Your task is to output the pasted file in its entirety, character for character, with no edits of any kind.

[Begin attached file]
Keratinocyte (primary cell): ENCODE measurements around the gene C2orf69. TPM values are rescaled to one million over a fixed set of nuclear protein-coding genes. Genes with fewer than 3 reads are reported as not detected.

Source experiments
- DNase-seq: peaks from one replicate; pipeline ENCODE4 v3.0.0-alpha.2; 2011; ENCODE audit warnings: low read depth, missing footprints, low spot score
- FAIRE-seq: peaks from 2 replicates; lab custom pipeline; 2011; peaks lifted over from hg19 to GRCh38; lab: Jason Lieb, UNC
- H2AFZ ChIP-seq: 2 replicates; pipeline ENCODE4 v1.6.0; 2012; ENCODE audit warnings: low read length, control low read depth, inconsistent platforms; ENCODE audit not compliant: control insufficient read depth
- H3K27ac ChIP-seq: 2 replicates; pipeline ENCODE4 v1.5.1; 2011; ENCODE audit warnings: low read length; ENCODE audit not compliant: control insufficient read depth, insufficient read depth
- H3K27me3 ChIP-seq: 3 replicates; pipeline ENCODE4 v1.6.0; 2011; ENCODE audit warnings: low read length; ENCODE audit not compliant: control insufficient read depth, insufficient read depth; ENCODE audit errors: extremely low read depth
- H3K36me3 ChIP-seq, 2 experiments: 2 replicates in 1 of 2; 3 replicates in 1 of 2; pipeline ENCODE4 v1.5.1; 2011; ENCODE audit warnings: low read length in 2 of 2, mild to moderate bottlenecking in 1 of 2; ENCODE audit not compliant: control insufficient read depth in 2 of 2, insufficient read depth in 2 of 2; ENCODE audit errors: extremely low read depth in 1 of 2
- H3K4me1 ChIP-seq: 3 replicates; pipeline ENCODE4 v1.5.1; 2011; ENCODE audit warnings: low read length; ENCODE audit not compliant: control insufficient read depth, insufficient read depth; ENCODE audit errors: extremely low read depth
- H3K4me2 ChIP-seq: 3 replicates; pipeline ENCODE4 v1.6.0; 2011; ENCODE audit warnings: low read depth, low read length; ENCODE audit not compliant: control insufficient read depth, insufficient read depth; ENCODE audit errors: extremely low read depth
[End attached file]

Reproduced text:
Keratinocyte (primary cell): ENCODE measurements around the gene C2orf69. TPM values are rescaled to one million over a fixed set of nuclear protein-coding genes. Genes with fewer than 3 reads are reported as not detected.

Source experiments
- DNase-seq: peaks from one replicate; pipeline ENCODE4 v3.0.0-alpha.2; 2011; ENCODE audit warnings: low read depth, missing footprints, low spot score
- FAIRE-seq: peaks from 2 replicates; lab custom pipeline; 2011; peaks lifted over from hg19 to GRCh38; lab: Jason Lieb, UNC
- H2AFZ ChIP-seq: 2 replicates; pipeline ENCODE4 v1.6.0; 2012; ENCODE audit warnings: low read length, control low read depth, inconsistent platforms; ENCODE audit not compliant: control insufficient read depth
- H3K27ac ChIP-seq: 2 replicates; pipeline ENCODE4 v1.5.1; 2011; ENCODE audit warnings: low read length; ENCODE audit not compliant: control insufficient read depth, insufficient read depth
- H3K27me3 ChIP-seq: 3 replicates; pipeline ENCODE4 v1.6.0; 2011; ENCODE audit warnings: low read length; ENCODE audit not compliant: control insufficient read depth, insufficient read depth; ENCODE audit errors: extremely low read depth
- H3K36me3 ChIP-seq, 2 experiments: 2 replicates in 1 of 2; 3 replicates in 1 of 2; pipeline ENCODE4 v1.5.1; 2011; ENCODE audit warnings: low read length in 2 of 2, mild to moderate bottlenecking in 1 of 2; ENCODE audit not compliant: control insufficient read depth in 2 of 2, insufficient read depth in 2 of 2; ENCODE audit errors: extremely low read depth in 1 of 2
- H3K4me1 ChIP-seq: 3 replicates; pipeline ENCODE4 v1.5.1; 2011; ENCODE audit warnings: low read length; ENCODE audit not compliant: control insufficient read depth, insufficient read depth; ENCODE audit errors: extremely low read depth
- H3K4me2 ChIP-seq: 3 replicates; pipeline ENCODE4 v1.6.0; 2011; ENCODE audit warnings: low read depth, low read length; ENCODE audit not compliant: control insufficient read depth, insufficient read depth; ENCODE audit errors: extremely low read depth